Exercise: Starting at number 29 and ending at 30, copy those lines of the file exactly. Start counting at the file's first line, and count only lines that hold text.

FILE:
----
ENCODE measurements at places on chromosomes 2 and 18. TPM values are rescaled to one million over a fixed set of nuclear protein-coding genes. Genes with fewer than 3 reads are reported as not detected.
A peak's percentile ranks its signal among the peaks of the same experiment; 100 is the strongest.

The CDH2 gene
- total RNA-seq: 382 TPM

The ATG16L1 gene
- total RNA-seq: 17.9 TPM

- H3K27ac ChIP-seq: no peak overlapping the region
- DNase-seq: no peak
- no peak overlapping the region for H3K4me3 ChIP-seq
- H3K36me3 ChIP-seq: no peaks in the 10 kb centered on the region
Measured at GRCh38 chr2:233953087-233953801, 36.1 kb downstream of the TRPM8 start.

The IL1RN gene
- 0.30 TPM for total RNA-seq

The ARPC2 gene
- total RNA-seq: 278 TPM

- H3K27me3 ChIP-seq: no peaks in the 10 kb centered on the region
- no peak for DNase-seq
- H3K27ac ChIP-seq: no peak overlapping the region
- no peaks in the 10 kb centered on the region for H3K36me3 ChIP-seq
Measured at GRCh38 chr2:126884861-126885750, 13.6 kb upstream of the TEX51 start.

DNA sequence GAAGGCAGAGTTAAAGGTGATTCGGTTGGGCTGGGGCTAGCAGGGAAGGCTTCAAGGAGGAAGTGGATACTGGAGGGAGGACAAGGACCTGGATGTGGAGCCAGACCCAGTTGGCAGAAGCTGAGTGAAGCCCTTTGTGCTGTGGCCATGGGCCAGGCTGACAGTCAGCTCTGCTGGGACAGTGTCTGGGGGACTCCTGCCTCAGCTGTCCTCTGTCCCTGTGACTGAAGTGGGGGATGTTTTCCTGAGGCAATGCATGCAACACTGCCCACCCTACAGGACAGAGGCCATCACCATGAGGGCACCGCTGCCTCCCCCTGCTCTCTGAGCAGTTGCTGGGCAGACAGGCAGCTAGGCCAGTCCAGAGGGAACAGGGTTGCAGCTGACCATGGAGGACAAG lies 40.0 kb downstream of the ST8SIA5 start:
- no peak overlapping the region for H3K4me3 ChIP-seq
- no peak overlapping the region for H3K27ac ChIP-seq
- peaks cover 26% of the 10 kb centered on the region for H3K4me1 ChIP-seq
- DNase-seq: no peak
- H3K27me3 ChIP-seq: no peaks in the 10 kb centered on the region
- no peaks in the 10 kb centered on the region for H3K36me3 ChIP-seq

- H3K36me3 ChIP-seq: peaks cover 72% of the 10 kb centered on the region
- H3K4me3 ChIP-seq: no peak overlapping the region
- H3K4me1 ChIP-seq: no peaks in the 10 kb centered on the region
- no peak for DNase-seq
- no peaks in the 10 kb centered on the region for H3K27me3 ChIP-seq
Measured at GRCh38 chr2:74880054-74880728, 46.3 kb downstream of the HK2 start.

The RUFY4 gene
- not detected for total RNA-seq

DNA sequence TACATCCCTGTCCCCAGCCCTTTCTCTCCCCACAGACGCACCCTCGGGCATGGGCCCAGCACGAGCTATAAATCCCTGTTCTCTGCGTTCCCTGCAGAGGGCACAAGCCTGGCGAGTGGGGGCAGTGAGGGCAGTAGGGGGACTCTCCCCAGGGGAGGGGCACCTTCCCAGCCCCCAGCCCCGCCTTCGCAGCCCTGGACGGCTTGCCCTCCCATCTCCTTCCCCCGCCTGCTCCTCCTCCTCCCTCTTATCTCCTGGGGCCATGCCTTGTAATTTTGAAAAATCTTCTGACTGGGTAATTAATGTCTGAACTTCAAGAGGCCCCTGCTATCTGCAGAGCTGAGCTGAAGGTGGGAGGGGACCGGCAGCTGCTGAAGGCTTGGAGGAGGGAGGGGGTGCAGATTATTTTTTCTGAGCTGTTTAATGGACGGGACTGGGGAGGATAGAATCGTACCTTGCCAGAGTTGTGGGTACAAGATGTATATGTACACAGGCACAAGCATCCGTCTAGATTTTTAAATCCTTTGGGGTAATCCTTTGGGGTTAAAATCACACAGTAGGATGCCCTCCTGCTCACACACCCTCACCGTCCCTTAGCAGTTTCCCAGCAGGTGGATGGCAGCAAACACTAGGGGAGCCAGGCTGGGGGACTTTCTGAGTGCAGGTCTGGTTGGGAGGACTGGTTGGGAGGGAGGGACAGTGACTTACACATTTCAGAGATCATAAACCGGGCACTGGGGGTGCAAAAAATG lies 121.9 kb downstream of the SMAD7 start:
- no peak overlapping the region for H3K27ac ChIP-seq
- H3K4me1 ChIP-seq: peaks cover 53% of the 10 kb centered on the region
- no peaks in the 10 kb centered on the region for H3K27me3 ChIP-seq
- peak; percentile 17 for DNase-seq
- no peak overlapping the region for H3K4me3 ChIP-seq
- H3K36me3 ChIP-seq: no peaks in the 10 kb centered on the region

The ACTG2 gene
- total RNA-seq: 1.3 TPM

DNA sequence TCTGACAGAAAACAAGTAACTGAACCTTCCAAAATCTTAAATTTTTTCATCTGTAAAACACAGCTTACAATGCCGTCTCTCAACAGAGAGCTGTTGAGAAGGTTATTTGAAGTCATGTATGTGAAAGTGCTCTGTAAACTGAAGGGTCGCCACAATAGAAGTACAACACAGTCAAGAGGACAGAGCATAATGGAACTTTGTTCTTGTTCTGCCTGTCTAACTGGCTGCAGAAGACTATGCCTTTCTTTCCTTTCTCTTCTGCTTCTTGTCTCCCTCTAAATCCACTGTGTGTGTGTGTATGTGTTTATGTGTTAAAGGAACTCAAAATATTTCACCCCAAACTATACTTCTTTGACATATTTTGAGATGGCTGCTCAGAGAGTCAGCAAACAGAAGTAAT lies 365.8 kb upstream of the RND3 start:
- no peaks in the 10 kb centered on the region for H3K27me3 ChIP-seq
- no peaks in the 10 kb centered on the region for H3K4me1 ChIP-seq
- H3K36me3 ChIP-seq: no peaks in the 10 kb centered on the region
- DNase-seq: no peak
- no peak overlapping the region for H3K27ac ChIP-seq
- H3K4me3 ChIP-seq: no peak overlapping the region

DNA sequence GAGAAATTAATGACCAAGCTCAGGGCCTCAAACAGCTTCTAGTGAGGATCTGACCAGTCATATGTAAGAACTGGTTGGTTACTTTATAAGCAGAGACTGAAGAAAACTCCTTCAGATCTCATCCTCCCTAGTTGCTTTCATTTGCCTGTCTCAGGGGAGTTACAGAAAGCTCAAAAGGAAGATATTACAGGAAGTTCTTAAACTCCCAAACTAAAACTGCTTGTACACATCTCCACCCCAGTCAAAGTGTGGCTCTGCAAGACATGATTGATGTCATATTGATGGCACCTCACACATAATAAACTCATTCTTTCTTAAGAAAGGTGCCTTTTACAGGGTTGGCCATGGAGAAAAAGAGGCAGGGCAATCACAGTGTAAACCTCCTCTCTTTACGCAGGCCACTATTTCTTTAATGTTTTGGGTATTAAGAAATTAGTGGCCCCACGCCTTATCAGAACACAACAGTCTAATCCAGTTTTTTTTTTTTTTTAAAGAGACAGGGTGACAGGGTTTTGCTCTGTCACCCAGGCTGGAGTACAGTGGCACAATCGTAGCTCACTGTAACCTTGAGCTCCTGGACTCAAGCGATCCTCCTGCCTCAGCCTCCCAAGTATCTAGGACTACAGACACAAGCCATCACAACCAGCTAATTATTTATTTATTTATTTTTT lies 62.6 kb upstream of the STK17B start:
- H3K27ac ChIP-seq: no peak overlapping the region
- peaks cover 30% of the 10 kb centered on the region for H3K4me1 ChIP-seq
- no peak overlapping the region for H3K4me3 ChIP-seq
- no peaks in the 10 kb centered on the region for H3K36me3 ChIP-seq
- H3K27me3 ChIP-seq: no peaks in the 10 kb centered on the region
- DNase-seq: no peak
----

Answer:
- H3K4me3 ChIP-seq: no peak overlapping the region
- H3K4me1 ChIP-seq: no peaks in the 10 kb centered on the region